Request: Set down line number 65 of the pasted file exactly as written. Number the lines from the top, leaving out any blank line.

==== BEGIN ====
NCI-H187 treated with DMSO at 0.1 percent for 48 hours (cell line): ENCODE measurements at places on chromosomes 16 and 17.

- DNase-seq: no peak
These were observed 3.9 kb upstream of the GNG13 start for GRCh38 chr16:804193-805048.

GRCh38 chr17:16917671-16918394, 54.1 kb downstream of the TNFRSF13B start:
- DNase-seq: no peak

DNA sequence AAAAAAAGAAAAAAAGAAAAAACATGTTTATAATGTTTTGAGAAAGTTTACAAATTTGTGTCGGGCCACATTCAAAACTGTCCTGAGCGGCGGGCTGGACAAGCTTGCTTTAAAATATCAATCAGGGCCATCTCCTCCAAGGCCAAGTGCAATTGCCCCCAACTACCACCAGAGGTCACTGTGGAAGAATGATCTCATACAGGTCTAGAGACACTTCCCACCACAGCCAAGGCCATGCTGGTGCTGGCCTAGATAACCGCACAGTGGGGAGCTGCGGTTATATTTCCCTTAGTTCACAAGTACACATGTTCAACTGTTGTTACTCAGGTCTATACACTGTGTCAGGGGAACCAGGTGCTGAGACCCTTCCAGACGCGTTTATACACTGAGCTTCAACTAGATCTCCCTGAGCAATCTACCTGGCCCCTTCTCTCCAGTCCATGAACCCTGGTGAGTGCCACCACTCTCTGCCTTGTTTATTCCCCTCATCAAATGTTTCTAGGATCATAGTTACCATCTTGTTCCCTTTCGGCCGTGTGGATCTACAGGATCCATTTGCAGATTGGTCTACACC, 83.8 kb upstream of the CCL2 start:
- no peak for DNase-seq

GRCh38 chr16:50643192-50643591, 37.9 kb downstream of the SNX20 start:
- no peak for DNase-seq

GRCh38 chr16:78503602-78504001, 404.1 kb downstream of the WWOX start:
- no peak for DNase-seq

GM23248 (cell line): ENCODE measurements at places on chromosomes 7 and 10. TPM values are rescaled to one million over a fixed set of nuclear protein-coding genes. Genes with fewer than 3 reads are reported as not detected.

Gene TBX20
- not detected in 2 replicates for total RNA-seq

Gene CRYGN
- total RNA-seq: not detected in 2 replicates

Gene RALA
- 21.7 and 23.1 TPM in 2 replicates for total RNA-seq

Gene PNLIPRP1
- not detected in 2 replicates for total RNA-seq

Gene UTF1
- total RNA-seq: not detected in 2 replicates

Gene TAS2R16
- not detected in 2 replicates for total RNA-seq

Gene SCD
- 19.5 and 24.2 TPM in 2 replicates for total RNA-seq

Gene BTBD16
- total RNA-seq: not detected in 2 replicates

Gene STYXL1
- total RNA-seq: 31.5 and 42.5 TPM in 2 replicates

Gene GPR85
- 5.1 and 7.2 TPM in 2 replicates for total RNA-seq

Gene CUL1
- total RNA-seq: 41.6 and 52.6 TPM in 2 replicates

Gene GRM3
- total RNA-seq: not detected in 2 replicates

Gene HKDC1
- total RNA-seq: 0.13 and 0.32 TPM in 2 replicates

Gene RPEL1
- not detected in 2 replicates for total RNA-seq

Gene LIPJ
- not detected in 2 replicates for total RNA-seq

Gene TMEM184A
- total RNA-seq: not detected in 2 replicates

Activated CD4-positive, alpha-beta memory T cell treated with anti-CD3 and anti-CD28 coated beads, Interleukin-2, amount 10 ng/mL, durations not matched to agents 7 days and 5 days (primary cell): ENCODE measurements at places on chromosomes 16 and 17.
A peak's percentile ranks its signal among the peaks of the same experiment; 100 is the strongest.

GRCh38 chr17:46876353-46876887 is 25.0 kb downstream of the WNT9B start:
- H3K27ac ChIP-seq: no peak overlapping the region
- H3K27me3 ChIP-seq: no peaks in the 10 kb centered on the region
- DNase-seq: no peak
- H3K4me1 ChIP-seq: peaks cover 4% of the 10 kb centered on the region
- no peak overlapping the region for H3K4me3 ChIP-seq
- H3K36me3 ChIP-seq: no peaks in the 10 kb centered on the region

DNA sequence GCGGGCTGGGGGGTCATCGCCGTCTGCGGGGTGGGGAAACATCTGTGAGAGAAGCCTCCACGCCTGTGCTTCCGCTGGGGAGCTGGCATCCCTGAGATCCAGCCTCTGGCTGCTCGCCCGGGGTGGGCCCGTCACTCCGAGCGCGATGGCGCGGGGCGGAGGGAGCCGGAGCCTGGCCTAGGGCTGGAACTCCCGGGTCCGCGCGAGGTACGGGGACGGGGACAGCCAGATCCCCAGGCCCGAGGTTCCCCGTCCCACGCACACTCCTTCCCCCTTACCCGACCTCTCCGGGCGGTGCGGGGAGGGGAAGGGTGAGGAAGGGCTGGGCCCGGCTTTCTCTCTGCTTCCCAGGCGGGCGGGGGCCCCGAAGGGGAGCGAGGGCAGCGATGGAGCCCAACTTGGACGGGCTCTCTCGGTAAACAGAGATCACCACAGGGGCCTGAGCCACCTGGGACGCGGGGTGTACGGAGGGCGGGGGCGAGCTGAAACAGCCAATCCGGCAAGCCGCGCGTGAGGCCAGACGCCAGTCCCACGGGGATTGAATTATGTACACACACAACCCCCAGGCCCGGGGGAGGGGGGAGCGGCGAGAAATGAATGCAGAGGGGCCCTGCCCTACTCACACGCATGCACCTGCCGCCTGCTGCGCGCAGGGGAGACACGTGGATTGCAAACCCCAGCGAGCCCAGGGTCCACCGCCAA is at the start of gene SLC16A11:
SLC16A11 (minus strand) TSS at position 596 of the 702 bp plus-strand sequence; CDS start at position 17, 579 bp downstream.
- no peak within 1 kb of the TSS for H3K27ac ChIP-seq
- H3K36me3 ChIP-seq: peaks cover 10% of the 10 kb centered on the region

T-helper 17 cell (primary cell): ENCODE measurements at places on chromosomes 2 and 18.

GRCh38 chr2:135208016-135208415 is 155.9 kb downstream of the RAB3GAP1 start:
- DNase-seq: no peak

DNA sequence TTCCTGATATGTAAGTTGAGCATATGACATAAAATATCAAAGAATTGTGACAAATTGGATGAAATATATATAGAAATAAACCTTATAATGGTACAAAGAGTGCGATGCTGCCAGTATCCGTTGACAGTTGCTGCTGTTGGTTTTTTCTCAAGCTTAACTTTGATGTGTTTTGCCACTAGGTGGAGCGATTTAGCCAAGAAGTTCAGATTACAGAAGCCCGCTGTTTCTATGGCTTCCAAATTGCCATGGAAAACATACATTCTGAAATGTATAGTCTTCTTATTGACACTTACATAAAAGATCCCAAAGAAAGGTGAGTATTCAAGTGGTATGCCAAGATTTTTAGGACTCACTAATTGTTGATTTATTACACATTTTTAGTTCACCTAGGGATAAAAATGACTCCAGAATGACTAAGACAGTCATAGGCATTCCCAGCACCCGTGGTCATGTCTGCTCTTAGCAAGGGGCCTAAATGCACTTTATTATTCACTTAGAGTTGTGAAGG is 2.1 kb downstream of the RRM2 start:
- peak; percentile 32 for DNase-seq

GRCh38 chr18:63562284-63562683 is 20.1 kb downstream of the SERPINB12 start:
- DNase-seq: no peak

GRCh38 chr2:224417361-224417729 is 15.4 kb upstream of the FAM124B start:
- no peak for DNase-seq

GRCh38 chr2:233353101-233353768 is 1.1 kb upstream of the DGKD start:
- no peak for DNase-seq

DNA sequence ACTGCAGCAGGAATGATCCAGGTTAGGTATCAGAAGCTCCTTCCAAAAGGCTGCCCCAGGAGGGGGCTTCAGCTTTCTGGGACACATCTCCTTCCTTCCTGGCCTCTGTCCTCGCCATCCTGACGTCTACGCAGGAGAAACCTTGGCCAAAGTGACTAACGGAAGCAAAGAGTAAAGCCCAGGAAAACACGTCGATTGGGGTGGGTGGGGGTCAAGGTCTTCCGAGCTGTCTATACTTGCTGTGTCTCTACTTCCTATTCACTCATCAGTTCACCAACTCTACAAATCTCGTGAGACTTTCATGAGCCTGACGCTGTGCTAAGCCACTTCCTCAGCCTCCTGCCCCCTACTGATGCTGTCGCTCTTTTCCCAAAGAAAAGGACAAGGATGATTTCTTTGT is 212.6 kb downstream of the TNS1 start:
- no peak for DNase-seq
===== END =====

GRCh38 chr2:224417361-224417729 is 15.4 kb upstream of the FAM124B start: